Commentary

If You Were Surgeon General ...


 

References

This past August, President Trump, with the advice and consent of the United States Senate, nominated Indiana Health Commissioner Jerome M. Adams, MD, MPH, as the nation’s 20th Surgeon General (SG). As the country’s “doctor,” the SG has access to the best available scientific information to advise Americans of ways to improve their health and decrease risk for illness and injury. Overseen by the Office of the Assistant Secretary for Health, the Office of the Surgeon General has no budget or line authority. As a political appointee, the SG ranks three levels below a presidential cabinet member and reports to an assistant health secretary.1

The SG nominally oversees the US Public Health Service Commissioned Corps, an exclusive group of more than 6,700 public health professionals working throughout the federal government with the mission to protect, promote, and advance the health of our nation.2 In 2010, under the Affordable Care Act, the SG was designated as Chair of the National Prevention Council, which coordinates and leads 20 executive departments encouraging prevention, wellness, and health promotion activities.

Past SGs, during their time in office, have quietly gone about their duties, although some have used their platform to raise awareness of specific public health concerns. C. Everett Koop (a Reagan appointee) is among the most-remembered SGs, thanks in part to his use of the media to promote his causes, specifically smoking cessation and AIDS prevention. Newly appointed Dr. Adams, an anesthesiologist by training, is known for his focus on the opioid epidemic, tobacco use, and infant mortality.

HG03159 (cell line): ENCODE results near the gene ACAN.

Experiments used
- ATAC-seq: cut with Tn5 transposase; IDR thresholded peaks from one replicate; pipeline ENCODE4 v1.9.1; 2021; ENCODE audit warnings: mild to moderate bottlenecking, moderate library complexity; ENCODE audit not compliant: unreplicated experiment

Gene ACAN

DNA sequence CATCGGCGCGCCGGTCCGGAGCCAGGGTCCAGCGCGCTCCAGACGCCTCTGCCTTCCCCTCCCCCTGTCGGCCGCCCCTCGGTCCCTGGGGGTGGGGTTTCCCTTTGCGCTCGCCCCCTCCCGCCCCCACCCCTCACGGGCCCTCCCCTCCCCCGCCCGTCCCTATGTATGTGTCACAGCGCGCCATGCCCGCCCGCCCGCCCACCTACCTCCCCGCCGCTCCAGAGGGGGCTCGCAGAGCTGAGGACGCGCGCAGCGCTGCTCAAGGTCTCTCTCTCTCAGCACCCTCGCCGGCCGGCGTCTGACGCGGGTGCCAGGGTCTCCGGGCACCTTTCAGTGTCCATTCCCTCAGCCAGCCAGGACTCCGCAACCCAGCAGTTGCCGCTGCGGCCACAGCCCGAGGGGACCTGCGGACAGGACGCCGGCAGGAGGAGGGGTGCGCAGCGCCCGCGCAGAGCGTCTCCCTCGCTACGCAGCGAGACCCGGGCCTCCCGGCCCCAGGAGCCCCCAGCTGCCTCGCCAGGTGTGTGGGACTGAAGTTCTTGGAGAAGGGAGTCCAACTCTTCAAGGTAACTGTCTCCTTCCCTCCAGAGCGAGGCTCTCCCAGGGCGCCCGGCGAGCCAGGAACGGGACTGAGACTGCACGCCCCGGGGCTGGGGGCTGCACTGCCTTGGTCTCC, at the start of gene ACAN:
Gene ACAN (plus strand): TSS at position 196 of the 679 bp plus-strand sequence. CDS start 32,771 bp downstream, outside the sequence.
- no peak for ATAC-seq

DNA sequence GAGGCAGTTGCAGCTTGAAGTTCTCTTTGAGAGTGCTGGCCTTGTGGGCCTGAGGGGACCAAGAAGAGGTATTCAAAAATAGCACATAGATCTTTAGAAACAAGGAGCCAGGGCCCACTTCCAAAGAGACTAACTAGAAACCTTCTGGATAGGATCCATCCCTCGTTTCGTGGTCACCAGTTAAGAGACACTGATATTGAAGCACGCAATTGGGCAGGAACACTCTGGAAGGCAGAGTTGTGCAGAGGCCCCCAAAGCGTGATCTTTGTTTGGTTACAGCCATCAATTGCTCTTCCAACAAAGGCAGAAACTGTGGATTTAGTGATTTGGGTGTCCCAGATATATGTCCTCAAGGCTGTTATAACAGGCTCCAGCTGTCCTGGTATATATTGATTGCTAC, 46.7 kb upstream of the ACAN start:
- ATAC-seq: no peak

As we’ve seen over the years, the limitations of the SG’s role equate to a mixed bag of “results.” For every C. Everett Koop (whether you agree with his views or not, he was prolific!), there are several SGs who came and went from office without making a blip on the public’s radar. Since health care remains at the forefront of our national conversation, the burning question is: If you were a consultant to the SG, which health issues would you prioritize?

I posed this question to 30 of my PA and NP colleagues. While certainly not an official survey—rather, a straw poll—I was nonetheless surprised by the overlap in responses. Here are some of the highlights.

Substance abuse/opioid crisis. Globally, one in every eight deaths result from the use of tobacco, alcohol, and other drugs. According to Humphreys et al, the implications of addiction are clear: It will do massive and increasing damage to humanity if not addressed emergently and at the source.3 But to do so, we must understand the root cause. Neuroscientific research has shown that repeated addictive drug use can rewire the brain’s motivational and reward circuits and influence decision-making.3

This is evidenced by the startling fact that every day, an average of 91 Americans die of opioid overdose.3 In March, the Director-General of the World Health Organization called for more scientifically informed public policies regarding addiction.4 The President’s Commission on Combating Drug Addiction and the Opioid Crisis released a preliminary report in August recommending next steps, which included the declaration of a federal state of emergency.5

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